While the technology they took from the Trabe had allowed the Kazon to spread throughout a small area of the Delta Quadrant, it lacked elements common to the technology of Alpha Quadrant races. The Kazon possessed energy weapons such as phasers and tractor beams, as well as deflector shields, but had no knowledge of technology such as transporters and replicators until their first contact with Voyager. (VOY: "Caretaker", "State of Flux", "Initiations", "Alliances")

Kazon raider ships were tactically inferior to a Starfleet Intrepid-class starship, although their larger carrier vessels posed more of a threat. (VOY: "Investigations", "Maneuvers")

Seska considered Kazon medicine to be very primitive. (VOY: "Basics, Part II")

See also[]



Kazon space[]



Background information[]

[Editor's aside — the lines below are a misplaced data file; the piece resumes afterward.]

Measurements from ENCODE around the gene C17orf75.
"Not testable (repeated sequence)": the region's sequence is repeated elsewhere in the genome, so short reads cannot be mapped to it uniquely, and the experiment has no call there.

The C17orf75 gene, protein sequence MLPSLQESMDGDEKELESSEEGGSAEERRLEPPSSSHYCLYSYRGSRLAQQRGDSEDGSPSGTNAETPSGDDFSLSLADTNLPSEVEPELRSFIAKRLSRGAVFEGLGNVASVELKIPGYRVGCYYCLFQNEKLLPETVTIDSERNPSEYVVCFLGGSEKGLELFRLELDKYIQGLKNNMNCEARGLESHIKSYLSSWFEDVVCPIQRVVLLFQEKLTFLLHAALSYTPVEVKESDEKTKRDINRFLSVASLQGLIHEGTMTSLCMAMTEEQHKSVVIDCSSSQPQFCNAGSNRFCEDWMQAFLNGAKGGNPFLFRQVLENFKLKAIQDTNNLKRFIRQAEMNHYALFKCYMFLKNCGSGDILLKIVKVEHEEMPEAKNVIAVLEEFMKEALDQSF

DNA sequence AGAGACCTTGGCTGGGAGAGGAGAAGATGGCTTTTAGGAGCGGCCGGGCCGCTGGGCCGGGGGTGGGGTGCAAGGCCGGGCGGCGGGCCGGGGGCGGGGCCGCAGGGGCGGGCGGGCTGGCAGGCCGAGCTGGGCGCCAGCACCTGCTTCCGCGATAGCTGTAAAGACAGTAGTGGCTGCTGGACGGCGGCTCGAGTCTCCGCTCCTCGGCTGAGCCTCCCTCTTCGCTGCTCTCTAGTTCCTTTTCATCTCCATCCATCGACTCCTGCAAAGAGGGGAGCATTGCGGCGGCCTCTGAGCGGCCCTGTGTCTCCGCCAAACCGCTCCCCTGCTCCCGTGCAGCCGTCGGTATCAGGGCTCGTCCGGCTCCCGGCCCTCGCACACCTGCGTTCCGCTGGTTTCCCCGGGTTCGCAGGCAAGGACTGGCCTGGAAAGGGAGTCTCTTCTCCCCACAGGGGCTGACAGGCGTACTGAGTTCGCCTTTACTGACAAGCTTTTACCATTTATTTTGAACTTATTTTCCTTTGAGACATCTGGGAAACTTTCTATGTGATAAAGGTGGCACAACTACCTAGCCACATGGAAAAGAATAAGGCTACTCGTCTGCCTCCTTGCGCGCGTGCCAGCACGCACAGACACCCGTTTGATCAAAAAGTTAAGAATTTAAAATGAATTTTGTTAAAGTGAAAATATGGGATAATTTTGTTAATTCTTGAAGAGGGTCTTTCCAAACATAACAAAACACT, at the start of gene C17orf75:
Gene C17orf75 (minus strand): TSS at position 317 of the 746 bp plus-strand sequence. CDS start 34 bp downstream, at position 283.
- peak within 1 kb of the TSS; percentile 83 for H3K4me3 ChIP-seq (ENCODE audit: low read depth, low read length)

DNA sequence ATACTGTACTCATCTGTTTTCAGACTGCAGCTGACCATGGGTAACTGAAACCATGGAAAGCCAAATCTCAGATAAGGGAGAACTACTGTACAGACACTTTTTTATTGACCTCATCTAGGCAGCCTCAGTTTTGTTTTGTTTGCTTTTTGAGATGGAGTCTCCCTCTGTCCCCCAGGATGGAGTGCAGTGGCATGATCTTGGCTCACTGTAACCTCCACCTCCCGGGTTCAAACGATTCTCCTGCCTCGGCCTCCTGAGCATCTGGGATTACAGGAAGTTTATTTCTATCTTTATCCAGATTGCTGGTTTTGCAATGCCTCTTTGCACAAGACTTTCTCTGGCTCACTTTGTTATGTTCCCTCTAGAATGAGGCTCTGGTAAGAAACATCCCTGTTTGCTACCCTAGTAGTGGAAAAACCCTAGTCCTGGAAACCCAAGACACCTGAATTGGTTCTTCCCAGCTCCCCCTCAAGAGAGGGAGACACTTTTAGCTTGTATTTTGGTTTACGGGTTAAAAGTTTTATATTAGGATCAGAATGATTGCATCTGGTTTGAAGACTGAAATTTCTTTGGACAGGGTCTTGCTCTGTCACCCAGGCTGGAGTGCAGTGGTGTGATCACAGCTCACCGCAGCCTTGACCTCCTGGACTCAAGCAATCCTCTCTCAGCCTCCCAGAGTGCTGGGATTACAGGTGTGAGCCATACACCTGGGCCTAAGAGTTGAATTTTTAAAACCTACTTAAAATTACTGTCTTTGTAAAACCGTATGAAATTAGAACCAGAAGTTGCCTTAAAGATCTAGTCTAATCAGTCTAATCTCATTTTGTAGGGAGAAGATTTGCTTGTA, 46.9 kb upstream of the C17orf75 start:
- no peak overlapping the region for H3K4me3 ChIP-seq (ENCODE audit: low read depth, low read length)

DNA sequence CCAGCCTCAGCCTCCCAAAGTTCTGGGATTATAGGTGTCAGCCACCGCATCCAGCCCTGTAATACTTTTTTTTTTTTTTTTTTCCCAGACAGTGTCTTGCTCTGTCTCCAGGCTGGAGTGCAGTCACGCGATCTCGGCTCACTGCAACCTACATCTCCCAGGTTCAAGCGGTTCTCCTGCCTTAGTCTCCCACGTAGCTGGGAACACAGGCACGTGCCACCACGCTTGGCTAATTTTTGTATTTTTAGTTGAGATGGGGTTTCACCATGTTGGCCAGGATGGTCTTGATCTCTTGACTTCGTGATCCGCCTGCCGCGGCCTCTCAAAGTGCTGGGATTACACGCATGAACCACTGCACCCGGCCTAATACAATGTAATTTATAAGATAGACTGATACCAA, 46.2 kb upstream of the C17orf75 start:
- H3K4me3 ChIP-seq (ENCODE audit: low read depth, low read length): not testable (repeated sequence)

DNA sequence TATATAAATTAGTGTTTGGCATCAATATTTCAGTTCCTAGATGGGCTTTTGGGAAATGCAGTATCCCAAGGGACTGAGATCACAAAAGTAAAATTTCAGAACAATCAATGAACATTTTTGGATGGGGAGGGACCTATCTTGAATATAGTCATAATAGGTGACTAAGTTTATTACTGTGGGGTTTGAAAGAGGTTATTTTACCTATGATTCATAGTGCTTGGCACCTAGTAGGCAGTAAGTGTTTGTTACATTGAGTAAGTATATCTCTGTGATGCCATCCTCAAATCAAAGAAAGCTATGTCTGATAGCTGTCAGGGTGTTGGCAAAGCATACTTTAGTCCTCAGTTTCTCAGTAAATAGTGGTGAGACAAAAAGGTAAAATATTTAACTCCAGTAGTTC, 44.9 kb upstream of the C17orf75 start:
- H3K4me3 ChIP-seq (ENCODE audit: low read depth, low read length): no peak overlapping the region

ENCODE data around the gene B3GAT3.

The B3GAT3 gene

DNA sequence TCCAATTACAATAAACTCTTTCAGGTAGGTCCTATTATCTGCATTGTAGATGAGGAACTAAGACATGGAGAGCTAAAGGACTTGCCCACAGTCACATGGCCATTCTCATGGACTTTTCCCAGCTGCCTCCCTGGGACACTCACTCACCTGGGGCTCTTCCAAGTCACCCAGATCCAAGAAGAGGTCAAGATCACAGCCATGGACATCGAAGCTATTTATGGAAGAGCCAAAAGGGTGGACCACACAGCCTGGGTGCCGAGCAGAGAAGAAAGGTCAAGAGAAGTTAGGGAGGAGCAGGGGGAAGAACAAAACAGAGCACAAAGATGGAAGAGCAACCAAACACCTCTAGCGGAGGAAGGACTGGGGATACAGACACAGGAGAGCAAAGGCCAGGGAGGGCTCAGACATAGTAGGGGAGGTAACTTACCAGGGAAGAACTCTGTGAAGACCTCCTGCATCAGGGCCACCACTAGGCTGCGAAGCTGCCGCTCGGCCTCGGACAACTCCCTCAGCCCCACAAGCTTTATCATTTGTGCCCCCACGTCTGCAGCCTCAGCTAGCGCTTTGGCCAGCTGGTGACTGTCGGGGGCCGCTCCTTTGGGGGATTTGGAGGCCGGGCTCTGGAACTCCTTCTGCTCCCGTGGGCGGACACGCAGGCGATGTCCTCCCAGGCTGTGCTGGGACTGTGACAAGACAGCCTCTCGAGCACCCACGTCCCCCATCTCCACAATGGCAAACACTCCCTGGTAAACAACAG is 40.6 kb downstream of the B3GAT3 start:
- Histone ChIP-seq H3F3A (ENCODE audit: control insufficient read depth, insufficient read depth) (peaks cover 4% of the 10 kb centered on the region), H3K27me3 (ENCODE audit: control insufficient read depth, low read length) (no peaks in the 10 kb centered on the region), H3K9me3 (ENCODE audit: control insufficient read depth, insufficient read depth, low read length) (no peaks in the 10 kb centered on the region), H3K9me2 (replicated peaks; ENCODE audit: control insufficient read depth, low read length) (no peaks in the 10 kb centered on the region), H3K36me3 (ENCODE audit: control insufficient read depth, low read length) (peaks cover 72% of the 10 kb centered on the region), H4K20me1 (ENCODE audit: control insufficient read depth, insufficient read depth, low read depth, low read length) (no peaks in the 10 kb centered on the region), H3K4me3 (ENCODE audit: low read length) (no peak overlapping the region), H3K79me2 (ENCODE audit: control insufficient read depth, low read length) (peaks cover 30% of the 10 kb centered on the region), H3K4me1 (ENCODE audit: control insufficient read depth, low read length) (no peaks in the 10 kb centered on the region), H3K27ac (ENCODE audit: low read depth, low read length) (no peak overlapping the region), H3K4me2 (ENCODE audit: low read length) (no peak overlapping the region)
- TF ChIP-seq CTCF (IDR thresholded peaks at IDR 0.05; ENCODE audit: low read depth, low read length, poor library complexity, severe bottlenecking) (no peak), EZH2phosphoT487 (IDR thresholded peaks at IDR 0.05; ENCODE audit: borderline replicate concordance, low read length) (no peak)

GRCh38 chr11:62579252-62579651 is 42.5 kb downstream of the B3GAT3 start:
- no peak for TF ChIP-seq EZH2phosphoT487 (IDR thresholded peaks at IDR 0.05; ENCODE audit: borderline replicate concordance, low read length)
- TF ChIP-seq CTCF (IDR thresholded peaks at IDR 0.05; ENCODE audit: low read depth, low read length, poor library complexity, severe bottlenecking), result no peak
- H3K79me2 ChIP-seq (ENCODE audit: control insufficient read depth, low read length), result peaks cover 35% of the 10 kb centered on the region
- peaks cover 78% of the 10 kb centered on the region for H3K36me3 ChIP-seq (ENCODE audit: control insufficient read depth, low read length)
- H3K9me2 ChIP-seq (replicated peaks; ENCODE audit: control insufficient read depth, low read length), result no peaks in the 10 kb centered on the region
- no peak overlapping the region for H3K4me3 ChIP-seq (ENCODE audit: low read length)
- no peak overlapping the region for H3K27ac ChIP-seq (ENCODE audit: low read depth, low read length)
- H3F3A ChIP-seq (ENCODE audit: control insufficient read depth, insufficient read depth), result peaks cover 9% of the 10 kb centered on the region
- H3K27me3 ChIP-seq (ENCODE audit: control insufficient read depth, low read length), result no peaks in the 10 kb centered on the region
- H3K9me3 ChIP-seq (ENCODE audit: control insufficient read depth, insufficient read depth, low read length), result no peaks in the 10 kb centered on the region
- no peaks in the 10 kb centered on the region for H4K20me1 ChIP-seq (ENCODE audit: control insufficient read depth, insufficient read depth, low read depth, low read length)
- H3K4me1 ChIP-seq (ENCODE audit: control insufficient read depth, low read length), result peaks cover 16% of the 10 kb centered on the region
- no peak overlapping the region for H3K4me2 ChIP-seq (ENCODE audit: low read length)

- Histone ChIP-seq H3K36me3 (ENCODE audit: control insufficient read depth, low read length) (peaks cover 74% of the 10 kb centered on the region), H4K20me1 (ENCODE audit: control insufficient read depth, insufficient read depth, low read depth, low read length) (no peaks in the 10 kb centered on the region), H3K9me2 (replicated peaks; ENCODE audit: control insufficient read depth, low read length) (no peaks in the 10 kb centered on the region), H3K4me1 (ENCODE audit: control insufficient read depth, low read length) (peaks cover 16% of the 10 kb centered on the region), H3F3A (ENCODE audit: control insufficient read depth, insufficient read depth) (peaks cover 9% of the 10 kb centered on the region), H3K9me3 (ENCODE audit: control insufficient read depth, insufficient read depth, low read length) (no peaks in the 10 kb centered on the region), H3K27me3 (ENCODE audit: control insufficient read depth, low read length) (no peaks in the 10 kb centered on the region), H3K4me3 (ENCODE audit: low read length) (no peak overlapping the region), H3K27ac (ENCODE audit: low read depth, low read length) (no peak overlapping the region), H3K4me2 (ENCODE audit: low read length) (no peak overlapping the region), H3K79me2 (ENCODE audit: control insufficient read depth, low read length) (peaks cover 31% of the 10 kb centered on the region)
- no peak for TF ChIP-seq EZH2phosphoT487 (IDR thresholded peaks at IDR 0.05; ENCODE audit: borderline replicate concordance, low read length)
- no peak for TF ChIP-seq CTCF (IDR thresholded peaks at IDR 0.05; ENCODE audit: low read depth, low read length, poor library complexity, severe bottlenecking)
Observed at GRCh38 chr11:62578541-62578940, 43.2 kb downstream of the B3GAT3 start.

The Kazon insignia was designed by either Jim Magdaleno (The Official Star Trek: Voyager Magazine issue 1, p. 67) or Wendy Drapanas. (Star Trek Sticker Book, pg. 19)


The idea for the Kazon started to be conceived during secretive development meetings between Rick Berman, Michael Piller, and Jeri Taylor, from which Star Trek: Voyager began to be created. (A Vision of the Future - Star Trek: Voyager) The series' co-creators originally conceived of the Kazon as contemporary Los Angeles street gangs. Jeri Taylor recalled, "We felt with the Kazon we needed to address the tenor of our times and what [...] was happening in our cities and recognizing a source of danger and social unrest. We wanted to do that metaphorically." (Captains' Logs Supplemental - The Unauthorized Guide to the New Trek Voyages, p. 151) One factor in this analogy was that the trio wanted to have in-fighting between the alien "gangs". Michael Piller commented, "Our intention was to create a sort of disorganized anarchy, them-against-them as much as them-against-us." (Captains' Logs Supplemental - The Unauthorized Guide to the New Trek Voyages, p. 161)